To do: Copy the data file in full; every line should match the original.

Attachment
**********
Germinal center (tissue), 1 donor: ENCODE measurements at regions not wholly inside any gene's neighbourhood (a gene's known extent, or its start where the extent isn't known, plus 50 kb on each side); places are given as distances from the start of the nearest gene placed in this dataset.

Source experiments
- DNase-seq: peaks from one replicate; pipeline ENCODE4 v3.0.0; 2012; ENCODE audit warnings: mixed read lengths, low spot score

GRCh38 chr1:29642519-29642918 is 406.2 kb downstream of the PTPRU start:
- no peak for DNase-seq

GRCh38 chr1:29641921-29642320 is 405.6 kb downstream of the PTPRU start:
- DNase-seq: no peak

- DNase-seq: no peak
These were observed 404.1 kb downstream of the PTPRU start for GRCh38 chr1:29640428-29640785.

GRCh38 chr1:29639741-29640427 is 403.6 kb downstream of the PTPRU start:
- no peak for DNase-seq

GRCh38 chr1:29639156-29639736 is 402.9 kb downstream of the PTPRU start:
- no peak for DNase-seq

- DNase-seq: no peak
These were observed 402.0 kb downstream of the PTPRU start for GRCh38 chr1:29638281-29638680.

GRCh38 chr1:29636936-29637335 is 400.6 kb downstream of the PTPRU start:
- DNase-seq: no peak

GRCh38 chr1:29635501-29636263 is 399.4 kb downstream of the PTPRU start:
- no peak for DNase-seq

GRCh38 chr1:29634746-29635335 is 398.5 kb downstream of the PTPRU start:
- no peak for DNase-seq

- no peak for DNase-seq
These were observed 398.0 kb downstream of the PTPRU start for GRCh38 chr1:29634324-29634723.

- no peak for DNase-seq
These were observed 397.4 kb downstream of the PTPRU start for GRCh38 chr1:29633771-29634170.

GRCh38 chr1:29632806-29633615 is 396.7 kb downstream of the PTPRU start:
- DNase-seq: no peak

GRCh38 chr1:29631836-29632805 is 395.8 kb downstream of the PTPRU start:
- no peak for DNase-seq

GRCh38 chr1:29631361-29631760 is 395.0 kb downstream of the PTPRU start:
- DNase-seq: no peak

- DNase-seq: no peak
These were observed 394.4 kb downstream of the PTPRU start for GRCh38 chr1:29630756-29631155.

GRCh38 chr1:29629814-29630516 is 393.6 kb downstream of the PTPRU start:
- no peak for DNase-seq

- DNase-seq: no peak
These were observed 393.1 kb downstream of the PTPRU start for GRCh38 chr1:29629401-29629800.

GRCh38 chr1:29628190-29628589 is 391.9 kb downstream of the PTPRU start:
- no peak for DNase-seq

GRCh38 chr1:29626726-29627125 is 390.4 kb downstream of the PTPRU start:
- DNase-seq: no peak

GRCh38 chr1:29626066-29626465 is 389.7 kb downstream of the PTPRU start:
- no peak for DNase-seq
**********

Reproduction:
Germinal center (tissue), 1 donor: ENCODE measurements at regions not wholly inside any gene's neighbourhood (a gene's known extent, or its start where the extent isn't known, plus 50 kb on each side); places are given as distances from the start of the nearest gene placed in this dataset.

Source experiments
- DNase-seq: peaks from one replicate; pipeline ENCODE4 v3.0.0; 2012; ENCODE audit warnings: mixed read lengths, low spot score

GRCh38 chr1:29642519-29642918 is 406.2 kb downstream of the PTPRU start:
- no peak for DNase-seq

GRCh38 chr1:29641921-29642320 is 405.6 kb downstream of the PTPRU start:
- DNase-seq: no peak

- DNase-seq: no peak
These were observed 404.1 kb downstream of the PTPRU start for GRCh38 chr1:29640428-29640785.

GRCh38 chr1:29639741-29640427 is 403.6 kb downstream of the PTPRU start:
- no peak for DNase-seq

GRCh38 chr1:29639156-29639736 is 402.9 kb downstream of the PTPRU start:
- no peak for DNase-seq

- DNase-seq: no peak
These were observed 402.0 kb downstream of the PTPRU start for GRCh38 chr1:29638281-29638680.

GRCh38 chr1:29636936-29637335 is 400.6 kb downstream of the PTPRU start:
- DNase-seq: no peak

GRCh38 chr1:29635501-29636263 is 399.4 kb downstream of the PTPRU start:
- no peak for DNase-seq

GRCh38 chr1:29634746-29635335 is 398.5 kb downstream of the PTPRU start:
- no peak for DNase-seq

- no peak for DNase-seq
These were observed 398.0 kb downstream of the PTPRU start for GRCh38 chr1:29634324-29634723.

- no peak for DNase-seq
These were observed 397.4 kb downstream of the PTPRU start for GRCh38 chr1:29633771-29634170.

GRCh38 chr1:29632806-29633615 is 396.7 kb downstream of the PTPRU start:
- DNase-seq: no peak

GRCh38 chr1:29631836-29632805 is 395.8 kb downstream of the PTPRU start:
- no peak for DNase-seq

GRCh38 chr1:29631361-29631760 is 395.0 kb downstream of the PTPRU start:
- DNase-seq: no peak

- DNase-seq: no peak
These were observed 394.4 kb downstream of the PTPRU start for GRCh38 chr1:29630756-29631155.

GRCh38 chr1:29629814-29630516 is 393.6 kb downstream of the PTPRU start:
- no peak for DNase-seq

- DNase-seq: no peak
These were observed 393.1 kb downstream of the PTPRU start for GRCh38 chr1:29629401-29629800.

GRCh38 chr1:29628190-29628589 is 391.9 kb downstream of the PTPRU start:
- no peak for DNase-seq

GRCh38 chr1:29626726-29627125 is 390.4 kb downstream of the PTPRU start:
- DNase-seq: no peak

GRCh38 chr1:29626066-29626465 is 389.7 kb downstream of the PTPRU start:
- no peak for DNase-seq